This is a Jared Flood two-yarn scarf. He says he didn’t invent it, but he certainly popularized it. Choose two colorways of Noro. The striping effect is created by alternating the yarns every two rows. Flood recommends Noro Silk Garden, but this is Noro Kujaku. Kujaku is 85% wool, 15% acrylic. It feels a tad scratchy while you work with it. But soaking it in water with a bit of hair conditioner added in softened it up.
You may wonder why this scarf is of Dr. Who proportions. I did not plan to use it as a scarf. I planned to use it as a personal yarn bombing project for my new basement workshop. That room has an air conditioning line running through a section of it with a chunky pipe covered over with black foam. In the workshop, it’s been spray-painted to match the wall and ceiling and it now blends in rather well. But as it winds through the servery area and into the workshop, it’s still the old black foam. My plan was to knit something very colorful and cover the piping. I think it would have looked nice and been quite the conversation piece (if anyone but us ever saw it).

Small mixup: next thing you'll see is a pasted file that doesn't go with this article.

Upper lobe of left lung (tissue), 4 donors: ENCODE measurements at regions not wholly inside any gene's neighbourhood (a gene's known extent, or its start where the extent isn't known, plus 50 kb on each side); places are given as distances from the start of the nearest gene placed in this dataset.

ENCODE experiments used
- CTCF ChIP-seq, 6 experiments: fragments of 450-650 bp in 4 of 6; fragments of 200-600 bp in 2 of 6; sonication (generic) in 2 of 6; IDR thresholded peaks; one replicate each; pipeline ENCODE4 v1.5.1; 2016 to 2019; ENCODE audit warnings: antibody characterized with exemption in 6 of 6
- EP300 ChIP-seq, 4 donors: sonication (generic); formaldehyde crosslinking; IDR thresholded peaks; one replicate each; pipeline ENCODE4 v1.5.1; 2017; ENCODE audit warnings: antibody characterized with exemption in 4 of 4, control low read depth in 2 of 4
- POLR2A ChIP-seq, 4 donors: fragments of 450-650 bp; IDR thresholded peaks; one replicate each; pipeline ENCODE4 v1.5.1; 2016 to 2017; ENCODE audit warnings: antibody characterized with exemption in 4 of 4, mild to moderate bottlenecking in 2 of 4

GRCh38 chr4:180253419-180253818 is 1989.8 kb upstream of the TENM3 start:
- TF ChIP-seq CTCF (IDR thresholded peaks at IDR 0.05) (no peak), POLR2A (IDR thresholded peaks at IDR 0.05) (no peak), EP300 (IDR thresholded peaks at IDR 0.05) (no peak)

It turned out to be one of those “best laid plans” gone awry. I didn’t realize, until I knitted up all six skeins of Kujaku, that the pipe is sometimes flush to the wall, sometimes not. Every few feet it is interrupted by a metal band that holds it in place, but I thought that would be manageable. I figured I would just wrap the pipe, length-wise, and sew my scarf into a tube. Once I looked more closely at the situation, I decided it wouldn’t work. It would just have looked kind of colorfully sloppy. Discouraged, I set it aside to ponder what to do with it.
I decided to donate my almost ten feet of knitted scarf to a United Way charity auction at work. Some of my co-workers got into a bit of a bidding war over it and it fetched a good price. Since then, I’ve been told it went to a Detroit Tigers World Series game. It didn’t bring our Tigers any luck, not one bit, but at least it kept one fan warm.